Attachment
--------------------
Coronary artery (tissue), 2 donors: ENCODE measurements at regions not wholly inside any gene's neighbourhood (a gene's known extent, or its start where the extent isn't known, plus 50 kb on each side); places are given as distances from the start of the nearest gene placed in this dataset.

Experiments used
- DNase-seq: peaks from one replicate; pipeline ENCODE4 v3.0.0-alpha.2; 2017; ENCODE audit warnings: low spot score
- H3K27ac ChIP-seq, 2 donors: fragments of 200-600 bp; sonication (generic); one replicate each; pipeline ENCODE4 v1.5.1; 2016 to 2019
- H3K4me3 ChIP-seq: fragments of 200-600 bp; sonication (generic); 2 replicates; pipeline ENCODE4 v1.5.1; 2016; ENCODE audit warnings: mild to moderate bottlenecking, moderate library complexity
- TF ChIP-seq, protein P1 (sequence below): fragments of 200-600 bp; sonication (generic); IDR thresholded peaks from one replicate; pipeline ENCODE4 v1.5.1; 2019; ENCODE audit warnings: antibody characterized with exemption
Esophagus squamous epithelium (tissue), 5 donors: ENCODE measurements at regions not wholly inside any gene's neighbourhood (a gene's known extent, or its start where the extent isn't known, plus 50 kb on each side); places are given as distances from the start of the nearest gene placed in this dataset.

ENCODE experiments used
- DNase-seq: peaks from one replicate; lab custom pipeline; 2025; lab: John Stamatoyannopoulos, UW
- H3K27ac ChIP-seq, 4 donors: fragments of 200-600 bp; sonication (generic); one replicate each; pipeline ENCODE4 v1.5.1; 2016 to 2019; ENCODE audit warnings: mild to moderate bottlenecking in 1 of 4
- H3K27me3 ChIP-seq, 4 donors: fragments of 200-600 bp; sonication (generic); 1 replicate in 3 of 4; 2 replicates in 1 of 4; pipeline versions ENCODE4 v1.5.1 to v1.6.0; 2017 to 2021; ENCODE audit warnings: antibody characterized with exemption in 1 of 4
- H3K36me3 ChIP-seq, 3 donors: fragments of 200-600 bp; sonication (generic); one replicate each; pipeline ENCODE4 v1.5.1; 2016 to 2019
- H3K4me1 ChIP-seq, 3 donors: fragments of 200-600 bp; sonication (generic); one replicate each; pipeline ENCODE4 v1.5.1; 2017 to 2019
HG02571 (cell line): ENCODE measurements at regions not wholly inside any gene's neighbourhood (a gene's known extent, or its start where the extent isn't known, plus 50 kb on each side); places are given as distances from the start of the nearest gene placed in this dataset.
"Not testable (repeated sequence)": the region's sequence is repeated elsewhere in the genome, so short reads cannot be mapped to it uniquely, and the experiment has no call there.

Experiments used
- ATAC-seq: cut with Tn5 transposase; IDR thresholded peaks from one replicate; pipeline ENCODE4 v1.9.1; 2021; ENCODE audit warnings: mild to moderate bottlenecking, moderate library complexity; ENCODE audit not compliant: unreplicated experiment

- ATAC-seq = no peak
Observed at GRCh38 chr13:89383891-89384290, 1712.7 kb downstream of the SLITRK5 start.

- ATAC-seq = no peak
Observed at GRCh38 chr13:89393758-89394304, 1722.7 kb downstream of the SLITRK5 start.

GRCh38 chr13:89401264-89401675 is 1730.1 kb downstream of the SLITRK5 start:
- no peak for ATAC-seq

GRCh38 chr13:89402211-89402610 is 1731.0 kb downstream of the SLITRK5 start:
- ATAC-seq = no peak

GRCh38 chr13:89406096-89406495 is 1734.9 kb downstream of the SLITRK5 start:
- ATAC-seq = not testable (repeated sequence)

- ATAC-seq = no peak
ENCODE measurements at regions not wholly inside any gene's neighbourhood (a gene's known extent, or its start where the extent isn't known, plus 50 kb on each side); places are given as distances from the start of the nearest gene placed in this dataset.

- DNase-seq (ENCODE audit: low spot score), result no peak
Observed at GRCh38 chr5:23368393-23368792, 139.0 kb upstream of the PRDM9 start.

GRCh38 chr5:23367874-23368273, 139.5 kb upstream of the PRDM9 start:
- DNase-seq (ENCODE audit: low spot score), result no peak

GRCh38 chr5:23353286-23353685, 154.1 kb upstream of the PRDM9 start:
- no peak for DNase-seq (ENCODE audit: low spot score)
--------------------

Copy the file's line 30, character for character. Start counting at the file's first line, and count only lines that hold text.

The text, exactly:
- DNase-seq (ENCODE audit: low spot score), result no peak